L a - b e a u t é - s a u v e r a - l e - m o n d e ~ D o s t o ï e v s k i

L a - b e a u t é - s a u v e r a - l e - m o n d e  ~  D o s t o ï e v s k i

Wednesday, November 6, 2013

The Death of Hyacinthus

Italian School, 17th century.

A popular mythological subject for classical painters, the story goes pretty much like this:  Apollo and his current boyfriend, Hyacinthus, were out frolicking, throwing a discus back and forth.  Apollo threw the thing one last time and his young beau ran to make the catch but missed and was, instead, hit by the discus and killed.  Where Hyacinthus' blood fell, a flower sprang up and was watered by Apollo's tears.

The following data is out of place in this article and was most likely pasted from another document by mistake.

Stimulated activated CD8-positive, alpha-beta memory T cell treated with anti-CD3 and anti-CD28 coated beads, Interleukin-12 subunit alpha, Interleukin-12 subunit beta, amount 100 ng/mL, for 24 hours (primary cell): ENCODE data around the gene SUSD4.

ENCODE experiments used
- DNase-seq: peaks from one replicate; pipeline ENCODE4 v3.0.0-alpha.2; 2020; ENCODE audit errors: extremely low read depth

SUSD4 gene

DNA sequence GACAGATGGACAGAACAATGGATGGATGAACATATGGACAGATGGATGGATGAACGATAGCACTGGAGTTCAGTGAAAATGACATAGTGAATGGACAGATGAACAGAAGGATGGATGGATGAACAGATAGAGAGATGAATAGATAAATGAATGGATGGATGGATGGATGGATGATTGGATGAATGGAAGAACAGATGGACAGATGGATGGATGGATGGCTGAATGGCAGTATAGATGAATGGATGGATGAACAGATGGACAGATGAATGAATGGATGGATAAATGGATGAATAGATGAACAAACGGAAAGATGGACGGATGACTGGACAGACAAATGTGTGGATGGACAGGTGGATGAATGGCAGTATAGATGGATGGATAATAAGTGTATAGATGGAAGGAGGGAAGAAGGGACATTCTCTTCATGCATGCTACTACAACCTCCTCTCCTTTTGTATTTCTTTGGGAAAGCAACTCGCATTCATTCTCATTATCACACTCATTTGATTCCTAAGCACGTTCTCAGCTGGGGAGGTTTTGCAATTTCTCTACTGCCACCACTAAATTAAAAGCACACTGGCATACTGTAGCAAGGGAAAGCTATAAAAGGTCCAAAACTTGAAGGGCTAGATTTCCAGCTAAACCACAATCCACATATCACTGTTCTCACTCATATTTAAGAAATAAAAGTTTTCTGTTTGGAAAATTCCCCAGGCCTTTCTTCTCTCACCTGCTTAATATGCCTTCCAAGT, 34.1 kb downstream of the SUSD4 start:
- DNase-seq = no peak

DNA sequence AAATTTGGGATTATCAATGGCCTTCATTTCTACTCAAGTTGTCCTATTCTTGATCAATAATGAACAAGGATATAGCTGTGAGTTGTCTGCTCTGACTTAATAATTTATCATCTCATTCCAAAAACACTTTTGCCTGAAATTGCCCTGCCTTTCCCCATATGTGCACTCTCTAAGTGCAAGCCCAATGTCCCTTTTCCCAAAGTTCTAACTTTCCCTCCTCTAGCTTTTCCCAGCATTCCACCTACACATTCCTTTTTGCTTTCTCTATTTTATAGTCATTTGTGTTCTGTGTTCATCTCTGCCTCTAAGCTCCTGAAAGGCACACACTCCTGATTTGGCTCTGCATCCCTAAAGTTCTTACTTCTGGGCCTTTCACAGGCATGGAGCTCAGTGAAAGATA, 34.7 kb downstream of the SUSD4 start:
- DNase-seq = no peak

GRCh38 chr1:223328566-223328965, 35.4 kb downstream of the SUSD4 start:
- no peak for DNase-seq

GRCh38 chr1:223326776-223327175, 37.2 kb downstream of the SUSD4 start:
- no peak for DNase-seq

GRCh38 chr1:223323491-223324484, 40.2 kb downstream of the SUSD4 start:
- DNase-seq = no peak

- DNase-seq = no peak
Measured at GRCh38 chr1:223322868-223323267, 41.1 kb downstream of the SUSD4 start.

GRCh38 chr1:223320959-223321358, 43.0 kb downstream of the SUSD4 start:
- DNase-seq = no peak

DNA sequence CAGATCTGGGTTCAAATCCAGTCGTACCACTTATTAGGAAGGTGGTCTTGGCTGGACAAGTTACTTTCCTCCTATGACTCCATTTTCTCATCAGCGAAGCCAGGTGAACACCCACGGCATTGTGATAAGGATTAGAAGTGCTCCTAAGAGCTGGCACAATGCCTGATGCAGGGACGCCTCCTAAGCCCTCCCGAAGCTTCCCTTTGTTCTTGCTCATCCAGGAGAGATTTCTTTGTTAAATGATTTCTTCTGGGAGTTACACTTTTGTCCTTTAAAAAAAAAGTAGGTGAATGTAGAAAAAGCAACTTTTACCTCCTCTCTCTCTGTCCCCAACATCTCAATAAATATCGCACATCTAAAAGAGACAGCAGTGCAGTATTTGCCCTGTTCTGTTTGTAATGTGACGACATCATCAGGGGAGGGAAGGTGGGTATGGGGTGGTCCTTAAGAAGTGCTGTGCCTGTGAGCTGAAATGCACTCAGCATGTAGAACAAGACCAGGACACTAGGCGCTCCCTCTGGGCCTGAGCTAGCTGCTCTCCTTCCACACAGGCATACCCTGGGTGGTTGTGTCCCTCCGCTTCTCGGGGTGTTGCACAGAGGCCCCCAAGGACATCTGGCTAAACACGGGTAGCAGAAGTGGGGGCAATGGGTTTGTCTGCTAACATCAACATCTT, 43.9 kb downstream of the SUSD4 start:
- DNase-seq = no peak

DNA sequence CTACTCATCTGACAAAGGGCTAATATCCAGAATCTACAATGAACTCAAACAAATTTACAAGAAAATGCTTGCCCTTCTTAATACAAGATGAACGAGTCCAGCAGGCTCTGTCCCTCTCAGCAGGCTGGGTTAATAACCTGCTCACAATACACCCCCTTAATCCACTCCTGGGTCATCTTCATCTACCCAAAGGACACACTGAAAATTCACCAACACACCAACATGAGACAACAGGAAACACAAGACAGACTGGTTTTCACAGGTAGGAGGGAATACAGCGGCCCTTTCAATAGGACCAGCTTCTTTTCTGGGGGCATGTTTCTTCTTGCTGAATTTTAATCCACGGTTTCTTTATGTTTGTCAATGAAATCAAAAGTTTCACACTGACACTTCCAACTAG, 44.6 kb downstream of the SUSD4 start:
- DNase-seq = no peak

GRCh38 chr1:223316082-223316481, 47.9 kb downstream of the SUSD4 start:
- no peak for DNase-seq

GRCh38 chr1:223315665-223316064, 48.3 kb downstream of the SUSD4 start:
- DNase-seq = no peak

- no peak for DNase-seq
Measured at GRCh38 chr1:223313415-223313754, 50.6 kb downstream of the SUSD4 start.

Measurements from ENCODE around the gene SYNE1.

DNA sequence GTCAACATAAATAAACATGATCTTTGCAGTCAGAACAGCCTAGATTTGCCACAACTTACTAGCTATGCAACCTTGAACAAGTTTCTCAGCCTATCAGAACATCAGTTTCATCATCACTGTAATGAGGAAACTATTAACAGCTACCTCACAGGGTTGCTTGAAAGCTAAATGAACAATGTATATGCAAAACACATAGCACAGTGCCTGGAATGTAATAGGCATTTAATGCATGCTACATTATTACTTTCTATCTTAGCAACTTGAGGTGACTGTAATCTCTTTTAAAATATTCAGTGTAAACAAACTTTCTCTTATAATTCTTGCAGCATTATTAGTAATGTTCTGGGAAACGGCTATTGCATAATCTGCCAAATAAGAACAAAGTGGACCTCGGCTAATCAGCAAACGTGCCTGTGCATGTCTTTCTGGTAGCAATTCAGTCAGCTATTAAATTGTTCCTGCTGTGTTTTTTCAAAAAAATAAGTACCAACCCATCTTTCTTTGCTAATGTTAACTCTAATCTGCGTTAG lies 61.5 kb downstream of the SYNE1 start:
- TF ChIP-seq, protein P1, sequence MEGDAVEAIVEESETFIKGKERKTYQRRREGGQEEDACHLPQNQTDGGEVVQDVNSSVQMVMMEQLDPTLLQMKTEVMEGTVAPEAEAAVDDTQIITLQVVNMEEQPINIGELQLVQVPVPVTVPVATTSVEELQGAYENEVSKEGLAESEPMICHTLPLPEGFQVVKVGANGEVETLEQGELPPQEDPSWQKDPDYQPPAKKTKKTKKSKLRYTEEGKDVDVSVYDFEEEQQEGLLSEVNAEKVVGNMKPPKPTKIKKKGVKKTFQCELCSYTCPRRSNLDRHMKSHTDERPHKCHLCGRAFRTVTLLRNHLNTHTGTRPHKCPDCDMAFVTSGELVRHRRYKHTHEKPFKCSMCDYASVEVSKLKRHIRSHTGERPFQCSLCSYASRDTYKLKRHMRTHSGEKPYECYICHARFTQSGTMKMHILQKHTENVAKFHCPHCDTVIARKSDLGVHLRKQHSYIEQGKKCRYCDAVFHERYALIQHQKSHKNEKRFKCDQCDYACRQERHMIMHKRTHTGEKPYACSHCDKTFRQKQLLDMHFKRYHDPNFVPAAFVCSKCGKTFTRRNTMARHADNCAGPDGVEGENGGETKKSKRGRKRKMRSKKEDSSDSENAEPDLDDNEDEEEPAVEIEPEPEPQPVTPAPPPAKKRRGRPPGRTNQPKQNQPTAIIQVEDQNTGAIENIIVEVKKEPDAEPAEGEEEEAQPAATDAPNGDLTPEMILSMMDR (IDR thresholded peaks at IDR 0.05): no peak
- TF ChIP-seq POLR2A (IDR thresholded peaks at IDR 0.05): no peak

The original flower was more likely akin to the iris rather that the modern hyacinth.  And I really like how some of the artists update the discus to an early tennis ball and racket.

Nicolas-René Jollain (1732-1804), 1769 - this is an overdoor in the Salon de compagnie in the Petit Trianon at Versailles.
Giovanni Battista Tiepolo (March 5, 1696 – March 27, 1770), 1752-53.
Benjamin West, RA (October 10, 1738 – March 11, 1820), 1771.
Alexander Alexandrovich Kiselev (1838-1911), date unknown.
Merry-Joseph Blondel (July 25, 1781 – June 12, 1853), date unknown.

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